Gelato is a famous frozen dessert that originates in Italy. It is usually made from 3.25 percent milk and sugar. It is generally lower in fat than other frozen dessert types. Also, gelato typically contains 70 percent less air and more flavor than other forms of frozen desserts. It is its consistency and complexity that differentiates it from other ice creams.
In its modern form, Gelato is attributed to the Italian chef Francesco Procopio Dei Coltelli, who opened his “Café Procope” in Paris in the late 160os. He served Gelato at his café, and the delicious treat gained popularity, first in Paris and then in the rest of Europe. Today, gelato is known all over the world. Italy is the only country where the market share of artisan gelato versus mass-produced gelato exceeds 55%, with more than 5,000 current Italian ice cream parlors hiring more than 15,000 people.
The Italian word for ice cream is gelato. This frozen dish starts with a similar custard base as ice cream but has a higher milk content and a lower cream and egg ratio (or contains no eggs at all). Churning at a much slower rate, it absorbs less air, which makes the gelato denser than ice cream.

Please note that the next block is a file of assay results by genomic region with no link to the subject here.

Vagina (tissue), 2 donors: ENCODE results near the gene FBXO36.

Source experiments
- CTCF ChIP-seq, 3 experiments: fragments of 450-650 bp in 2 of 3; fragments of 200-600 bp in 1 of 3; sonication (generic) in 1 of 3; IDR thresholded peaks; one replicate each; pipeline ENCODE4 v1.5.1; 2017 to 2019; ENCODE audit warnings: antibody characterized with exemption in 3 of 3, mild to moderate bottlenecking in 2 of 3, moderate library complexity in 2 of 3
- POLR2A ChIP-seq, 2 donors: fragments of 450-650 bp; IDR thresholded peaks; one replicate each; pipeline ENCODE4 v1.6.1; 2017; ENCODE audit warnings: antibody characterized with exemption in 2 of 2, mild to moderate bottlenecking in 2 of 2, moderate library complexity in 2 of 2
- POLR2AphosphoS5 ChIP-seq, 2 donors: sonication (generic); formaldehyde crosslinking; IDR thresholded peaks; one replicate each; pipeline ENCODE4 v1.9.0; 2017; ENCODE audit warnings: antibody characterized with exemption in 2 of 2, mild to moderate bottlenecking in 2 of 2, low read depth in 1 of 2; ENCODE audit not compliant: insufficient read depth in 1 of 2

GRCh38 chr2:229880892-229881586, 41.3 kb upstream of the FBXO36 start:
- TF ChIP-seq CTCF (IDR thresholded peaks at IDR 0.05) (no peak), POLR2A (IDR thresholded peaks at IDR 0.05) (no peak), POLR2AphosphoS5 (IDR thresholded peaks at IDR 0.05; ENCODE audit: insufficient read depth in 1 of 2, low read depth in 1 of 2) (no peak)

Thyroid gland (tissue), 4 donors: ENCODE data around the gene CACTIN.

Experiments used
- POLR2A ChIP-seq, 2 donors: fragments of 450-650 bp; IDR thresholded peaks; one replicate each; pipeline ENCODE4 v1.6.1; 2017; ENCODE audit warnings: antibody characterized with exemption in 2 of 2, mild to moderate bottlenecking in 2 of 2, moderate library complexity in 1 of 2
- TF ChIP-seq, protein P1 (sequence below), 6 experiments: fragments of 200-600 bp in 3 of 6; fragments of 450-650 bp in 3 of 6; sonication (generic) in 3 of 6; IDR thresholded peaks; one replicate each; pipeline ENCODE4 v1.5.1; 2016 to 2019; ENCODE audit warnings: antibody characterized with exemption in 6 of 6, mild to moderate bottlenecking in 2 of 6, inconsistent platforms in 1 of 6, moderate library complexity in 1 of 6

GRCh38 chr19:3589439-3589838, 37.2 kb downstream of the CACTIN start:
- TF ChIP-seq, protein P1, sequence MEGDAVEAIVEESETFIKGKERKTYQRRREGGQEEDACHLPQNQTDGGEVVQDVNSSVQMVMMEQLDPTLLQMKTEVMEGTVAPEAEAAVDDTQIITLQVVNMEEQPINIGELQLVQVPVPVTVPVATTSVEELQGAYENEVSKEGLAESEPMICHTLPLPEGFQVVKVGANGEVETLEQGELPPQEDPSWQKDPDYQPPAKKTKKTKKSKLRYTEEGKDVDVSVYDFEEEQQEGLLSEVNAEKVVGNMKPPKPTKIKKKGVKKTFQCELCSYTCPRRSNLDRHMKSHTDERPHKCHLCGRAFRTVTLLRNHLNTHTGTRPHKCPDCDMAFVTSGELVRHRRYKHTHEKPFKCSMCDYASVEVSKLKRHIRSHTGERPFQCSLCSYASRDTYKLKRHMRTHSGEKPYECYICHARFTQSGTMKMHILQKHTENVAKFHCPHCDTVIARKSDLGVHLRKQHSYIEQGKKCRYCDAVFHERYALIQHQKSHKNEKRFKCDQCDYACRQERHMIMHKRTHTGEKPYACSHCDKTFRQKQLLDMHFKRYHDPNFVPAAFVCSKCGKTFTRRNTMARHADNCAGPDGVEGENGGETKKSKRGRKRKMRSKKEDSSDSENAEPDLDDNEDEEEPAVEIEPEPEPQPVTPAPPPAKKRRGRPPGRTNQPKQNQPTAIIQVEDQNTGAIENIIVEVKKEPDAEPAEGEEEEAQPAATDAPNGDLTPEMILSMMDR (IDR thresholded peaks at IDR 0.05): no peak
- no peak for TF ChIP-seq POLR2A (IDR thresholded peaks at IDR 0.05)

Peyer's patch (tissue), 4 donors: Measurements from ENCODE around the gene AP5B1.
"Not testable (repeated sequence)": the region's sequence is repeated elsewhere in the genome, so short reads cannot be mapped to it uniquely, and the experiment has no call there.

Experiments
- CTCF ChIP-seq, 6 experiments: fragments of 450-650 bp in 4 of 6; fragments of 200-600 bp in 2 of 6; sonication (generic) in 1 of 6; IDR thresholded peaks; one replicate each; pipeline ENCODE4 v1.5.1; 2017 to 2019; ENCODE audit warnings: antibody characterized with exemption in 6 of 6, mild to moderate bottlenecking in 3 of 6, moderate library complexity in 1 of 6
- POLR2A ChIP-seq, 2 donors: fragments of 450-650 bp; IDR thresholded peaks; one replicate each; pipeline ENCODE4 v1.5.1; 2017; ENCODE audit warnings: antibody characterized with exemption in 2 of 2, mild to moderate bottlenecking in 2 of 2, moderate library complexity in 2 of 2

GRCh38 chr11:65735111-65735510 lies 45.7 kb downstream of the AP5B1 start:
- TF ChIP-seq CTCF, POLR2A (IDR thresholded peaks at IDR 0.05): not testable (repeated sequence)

About Homemade Italian Gelato
If you want to add in fruit pieces for more texture, add them in when churning. While churning, almonds, chocolate chips, broken honeycomb, bits of coconut, and all the other extra ingredients can be added. Using alcohol sparingly as it can melt the ice cream if you use too much. However, you can add it to the milk when heating up.
Gelato is based upon a creamy custard made of eggs and whole milk. For consistency and quantity, it is sometimes supplemented with milk powder, which is low in sugar. The number of eggs used also gives the gelato its bright yellowish color; creaminess is given by beating the eggs and sugar and slow cooking. Unlike a commercial ice cream that includes stabilizers and additives, gelato melts very easily, making eating it even more pleasant.
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